Valeant Pharmaceuticals Intl Inc. (TSX:VRX)(NYSE:VRX) interim CEO Howard Schiller gave his first public presentation Wednesday in San Francisco. We’ll look at the three biggest takeaways and what they mean for Valeant going forward.

1. The Walgreens deal

Valeant announced a new 20-year distribution agreement with Walgreens Boots Alliance Inc. in December, which will see many of its products sold at discounted prices.

The first phase of the program, which consists of Valeant’s dermatology products, will start on Friday. Addyi (better-known as the “female Viagra”) and ophthalmology products will follow shortly thereafter. The final phase, which consists of the Valeant drugs most exposed to generic competition, will begin in the middle of this year.

Interestingly, the Walgreens partnership will help Valeant break even this year. And while the program should become more profitable down the road, it does mark a significant shift for Valeant from years past.

2. Scaling back

Even before Wednesday Valeant had committed to shifting its strategy. Gone are the days of big acquisitions, big increases in debt, and dramatic price increases. Instead Valeant will devote the lion’s share of free cash flow–roughly US$2.25 billion–towards paying down debt.

And on Wednesday we even heard that Valeant may sell some assets. This would be a remarkable shift from Valeant’s strategy just a year ago.

It should also raise some concerns. Remember, the main argument from Valeant bears (before the current controversies surfaced) was that the company is a rollup. In other words, Valeant relies on acquisitions to cover up its fundamental problems. So once these acquisitions stop, we’ll see Valeant for what it really is.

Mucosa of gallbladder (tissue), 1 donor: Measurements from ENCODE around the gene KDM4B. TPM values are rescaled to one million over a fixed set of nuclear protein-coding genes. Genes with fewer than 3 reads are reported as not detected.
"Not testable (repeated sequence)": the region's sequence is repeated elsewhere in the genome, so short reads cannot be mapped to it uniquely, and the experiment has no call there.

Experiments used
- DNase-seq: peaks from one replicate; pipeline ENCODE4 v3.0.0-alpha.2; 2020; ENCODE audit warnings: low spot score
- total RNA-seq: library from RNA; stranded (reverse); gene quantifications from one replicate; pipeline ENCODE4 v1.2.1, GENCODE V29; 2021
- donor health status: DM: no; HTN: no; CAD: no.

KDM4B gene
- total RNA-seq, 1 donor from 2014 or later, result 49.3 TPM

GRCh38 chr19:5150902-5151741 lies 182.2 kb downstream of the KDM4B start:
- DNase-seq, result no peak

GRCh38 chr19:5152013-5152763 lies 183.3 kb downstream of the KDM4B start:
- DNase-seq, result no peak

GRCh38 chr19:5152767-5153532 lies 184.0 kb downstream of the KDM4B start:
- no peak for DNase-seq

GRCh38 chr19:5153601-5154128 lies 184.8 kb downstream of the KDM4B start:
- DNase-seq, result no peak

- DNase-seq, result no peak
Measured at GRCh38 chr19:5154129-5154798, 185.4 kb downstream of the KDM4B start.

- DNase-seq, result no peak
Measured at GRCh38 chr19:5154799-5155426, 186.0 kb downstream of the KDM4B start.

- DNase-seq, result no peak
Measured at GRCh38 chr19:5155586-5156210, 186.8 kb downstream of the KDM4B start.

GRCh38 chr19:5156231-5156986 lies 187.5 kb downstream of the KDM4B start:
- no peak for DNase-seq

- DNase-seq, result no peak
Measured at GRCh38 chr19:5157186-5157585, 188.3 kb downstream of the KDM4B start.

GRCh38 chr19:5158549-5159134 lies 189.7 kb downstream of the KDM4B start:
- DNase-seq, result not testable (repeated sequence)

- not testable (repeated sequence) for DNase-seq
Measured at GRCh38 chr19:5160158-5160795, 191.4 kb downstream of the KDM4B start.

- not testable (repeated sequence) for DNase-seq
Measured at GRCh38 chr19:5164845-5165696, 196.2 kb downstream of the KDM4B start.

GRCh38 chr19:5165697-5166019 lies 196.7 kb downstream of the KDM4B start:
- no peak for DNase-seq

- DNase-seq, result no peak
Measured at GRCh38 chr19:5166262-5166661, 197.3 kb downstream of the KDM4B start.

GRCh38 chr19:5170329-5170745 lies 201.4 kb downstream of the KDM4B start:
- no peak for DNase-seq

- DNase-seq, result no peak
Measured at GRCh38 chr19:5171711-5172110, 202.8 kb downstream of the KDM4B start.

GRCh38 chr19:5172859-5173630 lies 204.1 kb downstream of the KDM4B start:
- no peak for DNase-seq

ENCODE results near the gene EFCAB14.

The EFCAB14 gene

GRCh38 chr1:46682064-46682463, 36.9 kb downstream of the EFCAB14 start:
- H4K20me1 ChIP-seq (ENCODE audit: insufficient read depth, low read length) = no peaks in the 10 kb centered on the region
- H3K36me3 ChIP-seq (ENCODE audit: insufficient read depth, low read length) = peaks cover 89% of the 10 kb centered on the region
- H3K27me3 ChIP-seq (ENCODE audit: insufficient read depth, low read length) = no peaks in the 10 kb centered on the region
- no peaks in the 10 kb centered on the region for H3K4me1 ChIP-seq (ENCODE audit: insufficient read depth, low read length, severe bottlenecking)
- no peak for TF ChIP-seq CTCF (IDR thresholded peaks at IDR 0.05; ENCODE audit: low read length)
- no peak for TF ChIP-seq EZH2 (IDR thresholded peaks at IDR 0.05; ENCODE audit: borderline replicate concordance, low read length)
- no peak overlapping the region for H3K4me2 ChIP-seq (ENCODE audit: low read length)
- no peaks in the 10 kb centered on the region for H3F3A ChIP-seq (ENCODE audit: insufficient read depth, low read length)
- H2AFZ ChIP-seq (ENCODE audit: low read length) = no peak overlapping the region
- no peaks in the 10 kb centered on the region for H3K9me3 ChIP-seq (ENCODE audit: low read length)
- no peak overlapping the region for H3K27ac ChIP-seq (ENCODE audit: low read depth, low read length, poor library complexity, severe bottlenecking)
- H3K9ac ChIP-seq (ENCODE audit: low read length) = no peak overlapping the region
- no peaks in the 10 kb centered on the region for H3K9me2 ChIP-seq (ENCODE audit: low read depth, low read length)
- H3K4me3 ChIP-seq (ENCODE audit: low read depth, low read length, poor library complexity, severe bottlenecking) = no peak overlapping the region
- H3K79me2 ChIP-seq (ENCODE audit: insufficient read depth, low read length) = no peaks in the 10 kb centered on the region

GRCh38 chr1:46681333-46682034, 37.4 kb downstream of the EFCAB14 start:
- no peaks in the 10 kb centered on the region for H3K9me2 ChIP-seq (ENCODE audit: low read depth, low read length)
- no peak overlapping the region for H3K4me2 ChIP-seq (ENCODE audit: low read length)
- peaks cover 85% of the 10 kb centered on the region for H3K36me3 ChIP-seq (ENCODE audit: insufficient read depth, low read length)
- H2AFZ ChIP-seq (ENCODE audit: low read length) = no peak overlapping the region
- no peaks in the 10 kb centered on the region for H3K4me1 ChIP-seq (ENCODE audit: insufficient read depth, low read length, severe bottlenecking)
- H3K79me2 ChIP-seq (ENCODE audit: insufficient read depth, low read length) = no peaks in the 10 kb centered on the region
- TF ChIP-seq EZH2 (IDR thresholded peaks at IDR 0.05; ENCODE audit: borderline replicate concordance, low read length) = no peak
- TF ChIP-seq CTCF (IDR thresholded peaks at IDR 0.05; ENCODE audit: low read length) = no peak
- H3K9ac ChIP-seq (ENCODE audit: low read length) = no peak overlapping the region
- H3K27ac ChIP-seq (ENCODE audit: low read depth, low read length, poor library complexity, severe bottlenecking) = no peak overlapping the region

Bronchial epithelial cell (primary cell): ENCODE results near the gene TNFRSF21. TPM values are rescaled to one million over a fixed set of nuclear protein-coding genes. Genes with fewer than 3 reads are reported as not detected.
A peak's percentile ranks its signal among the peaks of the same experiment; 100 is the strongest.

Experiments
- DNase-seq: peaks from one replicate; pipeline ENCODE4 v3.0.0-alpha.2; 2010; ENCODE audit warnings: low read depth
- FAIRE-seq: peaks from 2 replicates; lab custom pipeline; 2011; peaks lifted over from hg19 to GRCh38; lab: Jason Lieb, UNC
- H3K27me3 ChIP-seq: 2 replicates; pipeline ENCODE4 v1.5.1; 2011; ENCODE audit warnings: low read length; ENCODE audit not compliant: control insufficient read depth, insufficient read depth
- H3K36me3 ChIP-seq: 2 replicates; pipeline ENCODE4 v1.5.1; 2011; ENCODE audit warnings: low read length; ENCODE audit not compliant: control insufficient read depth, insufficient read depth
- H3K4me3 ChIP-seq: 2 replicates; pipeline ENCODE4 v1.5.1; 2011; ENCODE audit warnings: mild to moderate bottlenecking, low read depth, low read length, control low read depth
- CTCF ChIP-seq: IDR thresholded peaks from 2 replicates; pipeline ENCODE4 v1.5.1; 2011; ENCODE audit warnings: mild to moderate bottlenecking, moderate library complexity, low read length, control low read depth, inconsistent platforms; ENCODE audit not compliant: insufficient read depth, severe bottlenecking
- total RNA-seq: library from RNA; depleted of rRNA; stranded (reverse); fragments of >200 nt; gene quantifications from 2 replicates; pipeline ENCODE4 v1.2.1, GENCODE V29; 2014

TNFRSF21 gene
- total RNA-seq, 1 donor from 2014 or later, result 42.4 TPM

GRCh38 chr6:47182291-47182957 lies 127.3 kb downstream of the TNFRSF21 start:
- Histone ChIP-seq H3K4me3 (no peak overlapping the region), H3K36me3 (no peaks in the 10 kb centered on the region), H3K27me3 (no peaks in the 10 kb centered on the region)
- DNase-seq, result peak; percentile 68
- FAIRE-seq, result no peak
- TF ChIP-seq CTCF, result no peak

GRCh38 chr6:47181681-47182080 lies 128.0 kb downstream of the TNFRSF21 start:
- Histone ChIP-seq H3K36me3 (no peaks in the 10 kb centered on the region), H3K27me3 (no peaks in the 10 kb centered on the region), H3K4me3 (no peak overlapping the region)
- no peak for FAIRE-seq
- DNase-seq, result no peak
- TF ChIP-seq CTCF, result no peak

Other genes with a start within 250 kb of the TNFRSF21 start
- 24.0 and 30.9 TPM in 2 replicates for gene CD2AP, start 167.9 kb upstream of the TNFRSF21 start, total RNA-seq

Valeant investors better hope these bears are wrong.

3. No new updates

Valeant was facing a number of issues at the end of last year. Tops among them is what exactly happened at Philidor. There is also the big question about Michael Pearson’s health. And of course there are a litany of outside investigations into the company’s practices. Valeant provided no new updates on any of these matters, which is certainly a disappointment.

On the bright side, the company did reaffirm its guidance for this year. Those numbers were deemed very positive when originally announced, so we’ll have to wait and see if Valeant can meet them.

Without a doubt, this is a “put up or shut up” year for Valeant. So the stock will likely move very sharply as the year progresses. We’ll just have to wait and see which direction it will go.

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Fool contributor Benjamin Sinclair has no position in any stocks mentioned. Tom Gardner owns shares of Valeant Pharmaceuticals. The Motley Fool owns shares of Valeant Pharmaceuticals.